Other medications may also interact with dairy products, iron, and antacids.  Check with your pharmacist to find out whether this is true for your medication.  If so, avoid taking or eating the following items within 2 hours of taking your medication (for some medications, a different timeframe may be recommended – check with your pharmacist):

 

 

Dairy products (milk, cheese, yogurt, ice cream, butter):

 

 These products contain large amounts of calcium, which can react with some medications and prevent them from being absorbed into the body. 

 

 

Calcium supplements:

 

 Calcium can be found in multivitamins, over-the-counter medications and prescription medications (e.g., calcium carbonate, calcium gluconate, calcium citrate).  Calcium can react with some medications and prevent them from being absorbed into the body. 

 

 

Iron-containing products:

 

 Iron may be found in multi-vitamins, over-the-counter medications and prescription medications (e.g., ferrous sulfate, ferrous gluconate, ferrous fumarate).  Like calcium, it can react with some medications and prevent them from being absorbed into the body. 

 

 

Antacids:

 

 These products usually contain calcium, aluminium, or magnesium.  Any of these can interact with some medications and prevent them from being absorbed into the body.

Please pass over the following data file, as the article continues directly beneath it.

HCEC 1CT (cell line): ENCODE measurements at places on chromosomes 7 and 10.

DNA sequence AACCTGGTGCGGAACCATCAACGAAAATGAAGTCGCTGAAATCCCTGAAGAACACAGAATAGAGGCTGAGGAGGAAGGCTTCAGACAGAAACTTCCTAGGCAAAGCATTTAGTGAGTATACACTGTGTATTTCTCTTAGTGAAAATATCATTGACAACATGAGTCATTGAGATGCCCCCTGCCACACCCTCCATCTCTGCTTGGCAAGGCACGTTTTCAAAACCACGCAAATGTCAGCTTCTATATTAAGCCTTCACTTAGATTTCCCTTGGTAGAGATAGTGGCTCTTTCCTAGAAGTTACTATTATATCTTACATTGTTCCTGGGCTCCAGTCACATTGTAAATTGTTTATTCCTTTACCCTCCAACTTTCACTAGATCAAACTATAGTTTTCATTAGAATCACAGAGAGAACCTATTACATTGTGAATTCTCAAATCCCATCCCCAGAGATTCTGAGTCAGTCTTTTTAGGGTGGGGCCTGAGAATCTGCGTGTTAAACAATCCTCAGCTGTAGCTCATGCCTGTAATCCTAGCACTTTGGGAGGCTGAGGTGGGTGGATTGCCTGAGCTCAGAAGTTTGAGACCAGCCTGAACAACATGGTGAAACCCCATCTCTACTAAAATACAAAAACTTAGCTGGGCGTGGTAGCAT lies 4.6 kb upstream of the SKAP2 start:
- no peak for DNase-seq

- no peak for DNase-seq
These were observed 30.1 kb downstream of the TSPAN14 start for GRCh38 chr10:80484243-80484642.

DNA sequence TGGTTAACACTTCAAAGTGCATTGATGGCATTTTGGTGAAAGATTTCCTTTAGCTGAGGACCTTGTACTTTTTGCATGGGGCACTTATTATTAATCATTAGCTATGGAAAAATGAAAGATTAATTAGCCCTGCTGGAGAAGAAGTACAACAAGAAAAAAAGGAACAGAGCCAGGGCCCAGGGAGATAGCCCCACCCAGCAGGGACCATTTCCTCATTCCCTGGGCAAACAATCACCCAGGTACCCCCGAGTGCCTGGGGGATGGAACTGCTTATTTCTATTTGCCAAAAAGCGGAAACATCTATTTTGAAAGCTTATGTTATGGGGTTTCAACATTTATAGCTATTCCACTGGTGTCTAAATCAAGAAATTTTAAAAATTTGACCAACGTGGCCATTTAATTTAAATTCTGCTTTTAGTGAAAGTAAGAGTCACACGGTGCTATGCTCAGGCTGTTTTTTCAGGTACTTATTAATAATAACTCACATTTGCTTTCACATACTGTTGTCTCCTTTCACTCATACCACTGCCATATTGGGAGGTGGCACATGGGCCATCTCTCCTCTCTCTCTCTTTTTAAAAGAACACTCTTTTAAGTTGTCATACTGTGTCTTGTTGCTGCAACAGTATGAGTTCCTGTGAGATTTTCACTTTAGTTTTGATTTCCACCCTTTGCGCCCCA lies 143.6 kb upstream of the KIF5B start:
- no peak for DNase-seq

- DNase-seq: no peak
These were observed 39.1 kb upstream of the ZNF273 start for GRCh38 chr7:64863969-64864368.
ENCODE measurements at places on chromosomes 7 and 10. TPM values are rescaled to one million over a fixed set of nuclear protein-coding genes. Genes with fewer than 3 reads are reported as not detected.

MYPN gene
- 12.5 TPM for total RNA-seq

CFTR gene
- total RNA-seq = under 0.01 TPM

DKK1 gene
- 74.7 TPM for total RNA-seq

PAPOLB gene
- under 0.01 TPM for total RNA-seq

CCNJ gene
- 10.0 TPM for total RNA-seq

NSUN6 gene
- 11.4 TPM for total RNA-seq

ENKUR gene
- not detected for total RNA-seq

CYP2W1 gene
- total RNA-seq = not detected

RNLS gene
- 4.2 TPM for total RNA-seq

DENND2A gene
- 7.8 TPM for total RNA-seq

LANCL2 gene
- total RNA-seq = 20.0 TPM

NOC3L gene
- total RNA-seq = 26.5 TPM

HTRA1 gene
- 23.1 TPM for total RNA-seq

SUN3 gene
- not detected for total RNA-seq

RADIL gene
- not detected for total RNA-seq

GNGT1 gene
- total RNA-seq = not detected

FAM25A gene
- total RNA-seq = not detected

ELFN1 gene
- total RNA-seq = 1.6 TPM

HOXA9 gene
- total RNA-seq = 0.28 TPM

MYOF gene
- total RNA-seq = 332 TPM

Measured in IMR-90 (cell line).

May cause drowsiness

 

 

Drowsiness, or feeling abnormally sleepy, is a common side effect of many medications.  Drowsiness can affect your ability to drive, operate machinery, or do other things that require alertness.  It affects some people more than others.

 

 

A variety of different medications can cause drowsiness, including:

 

·    narcotics used to relieve pain (e.g., codeine, morphine)

·    certain antianxiety medications (e.g., diazepam, lorazepam, alprazolam)

·    certain antidepressants (e.g., amitriptyline, fluvoxamine)

·    certain antihistamines, often found in cold and allergy products (e.g., diphenhydramine, chlorpheniramine) – newer antihistamines (e.g., loratadine, fexofenadine) are much less likely to cause drowsiness, but may still make some people drowsy

 

Medications other than those listed above may also cause drowsiness.  If you are not sure, check with your pharmacist.

 

If you are starting a new medication that may cause drowsiness, it is important to avoid activities that require alertness, such as driving, until you find out how the medication affects you.  Alcohol can add to the effects of the medication to make you even drowsier.  People who do not get drowsy when taking the medication alone may find that they become drowsy when taking the combination of the medication and alcohol.

 

 

 

Complementary and alternative medicine

 

 

In a recent Journal of the American Medical Association, St. John’s wort was reported as ineffective in the treatment of severe major depression, according to a randomized controlled clinical trial.  On April 21, Deepak Chopra, former endocrinologist and author of books that have sold more than 10 million copies, packed B.C.  Place Stadium in Vancouver, Canada, with people wanting to hear more.  He preaches a philosophy of health, integrating ideas as diverse as Ayurvedic medicine and quantum physics.  His recommendations include herbal or aromatic therapies and even crystals as part of a wide-ranging selection of cures to affect a person’s harmony with the cosmos, and hence, their health.

 

Compliments of:

Med Broadcast Canada